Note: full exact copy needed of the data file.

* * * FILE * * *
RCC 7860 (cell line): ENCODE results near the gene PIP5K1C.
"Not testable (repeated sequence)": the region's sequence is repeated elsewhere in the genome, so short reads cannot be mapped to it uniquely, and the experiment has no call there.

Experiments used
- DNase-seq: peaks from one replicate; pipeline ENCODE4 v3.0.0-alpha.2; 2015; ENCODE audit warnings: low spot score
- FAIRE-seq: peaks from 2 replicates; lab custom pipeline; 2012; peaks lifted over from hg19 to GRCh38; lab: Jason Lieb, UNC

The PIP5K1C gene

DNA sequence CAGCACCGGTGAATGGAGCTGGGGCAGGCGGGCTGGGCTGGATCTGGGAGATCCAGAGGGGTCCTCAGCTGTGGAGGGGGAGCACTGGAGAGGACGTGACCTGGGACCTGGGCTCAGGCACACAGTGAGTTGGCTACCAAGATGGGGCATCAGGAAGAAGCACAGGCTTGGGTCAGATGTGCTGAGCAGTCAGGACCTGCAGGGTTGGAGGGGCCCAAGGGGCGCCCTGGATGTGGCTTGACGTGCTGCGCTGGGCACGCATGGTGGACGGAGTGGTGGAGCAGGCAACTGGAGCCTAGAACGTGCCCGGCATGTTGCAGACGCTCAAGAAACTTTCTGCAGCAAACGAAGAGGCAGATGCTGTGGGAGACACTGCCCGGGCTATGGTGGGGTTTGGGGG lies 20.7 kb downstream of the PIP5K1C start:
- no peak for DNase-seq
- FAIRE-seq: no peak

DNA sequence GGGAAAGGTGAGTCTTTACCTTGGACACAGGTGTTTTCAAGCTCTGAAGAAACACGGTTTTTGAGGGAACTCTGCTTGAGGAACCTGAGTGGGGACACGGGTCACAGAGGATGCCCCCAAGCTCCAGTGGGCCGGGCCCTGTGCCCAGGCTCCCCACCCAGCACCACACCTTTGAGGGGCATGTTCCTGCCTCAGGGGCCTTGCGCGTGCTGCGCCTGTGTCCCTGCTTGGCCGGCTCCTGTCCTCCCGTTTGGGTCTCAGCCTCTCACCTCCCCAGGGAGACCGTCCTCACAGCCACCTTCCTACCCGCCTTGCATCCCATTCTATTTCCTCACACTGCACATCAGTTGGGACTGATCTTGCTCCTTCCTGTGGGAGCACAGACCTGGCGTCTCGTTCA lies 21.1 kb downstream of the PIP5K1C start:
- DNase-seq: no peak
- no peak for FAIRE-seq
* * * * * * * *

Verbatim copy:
RCC 7860 (cell line): ENCODE results near the gene PIP5K1C.
"Not testable (repeated sequence)": the region's sequence is repeated elsewhere in the genome, so short reads cannot be mapped to it uniquely, and the experiment has no call there.

Experiments used
- DNase-seq: peaks from one replicate; pipeline ENCODE4 v3.0.0-alpha.2; 2015; ENCODE audit warnings: low spot score
- FAIRE-seq: peaks from 2 replicates; lab custom pipeline; 2012; peaks lifted over from hg19 to GRCh38; lab: Jason Lieb, UNC

The PIP5K1C gene

DNA sequence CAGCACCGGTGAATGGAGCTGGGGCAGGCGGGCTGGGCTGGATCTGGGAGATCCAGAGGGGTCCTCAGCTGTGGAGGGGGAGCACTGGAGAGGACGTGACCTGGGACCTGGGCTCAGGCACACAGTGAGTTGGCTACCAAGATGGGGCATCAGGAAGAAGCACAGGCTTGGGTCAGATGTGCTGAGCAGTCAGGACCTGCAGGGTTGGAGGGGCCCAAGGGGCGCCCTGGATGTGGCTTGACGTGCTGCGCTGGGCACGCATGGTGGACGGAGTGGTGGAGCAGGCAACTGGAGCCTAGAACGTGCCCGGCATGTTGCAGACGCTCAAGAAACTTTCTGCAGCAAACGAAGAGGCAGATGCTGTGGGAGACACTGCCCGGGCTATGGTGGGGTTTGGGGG lies 20.7 kb downstream of the PIP5K1C start:
- no peak for DNase-seq
- FAIRE-seq: no peak

DNA sequence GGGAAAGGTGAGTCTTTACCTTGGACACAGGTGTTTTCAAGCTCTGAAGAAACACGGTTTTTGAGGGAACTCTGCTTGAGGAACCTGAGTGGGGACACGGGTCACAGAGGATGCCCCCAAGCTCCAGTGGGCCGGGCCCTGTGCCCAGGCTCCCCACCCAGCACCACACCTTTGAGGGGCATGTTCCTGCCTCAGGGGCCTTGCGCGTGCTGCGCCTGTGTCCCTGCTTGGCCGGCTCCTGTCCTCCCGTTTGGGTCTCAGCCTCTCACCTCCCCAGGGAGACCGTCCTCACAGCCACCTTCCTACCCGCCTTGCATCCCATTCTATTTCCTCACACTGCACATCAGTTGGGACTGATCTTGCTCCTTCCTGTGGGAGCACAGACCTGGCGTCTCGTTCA lies 21.1 kb downstream of the PIP5K1C start:
- DNase-seq: no peak
- no peak for FAIRE-seq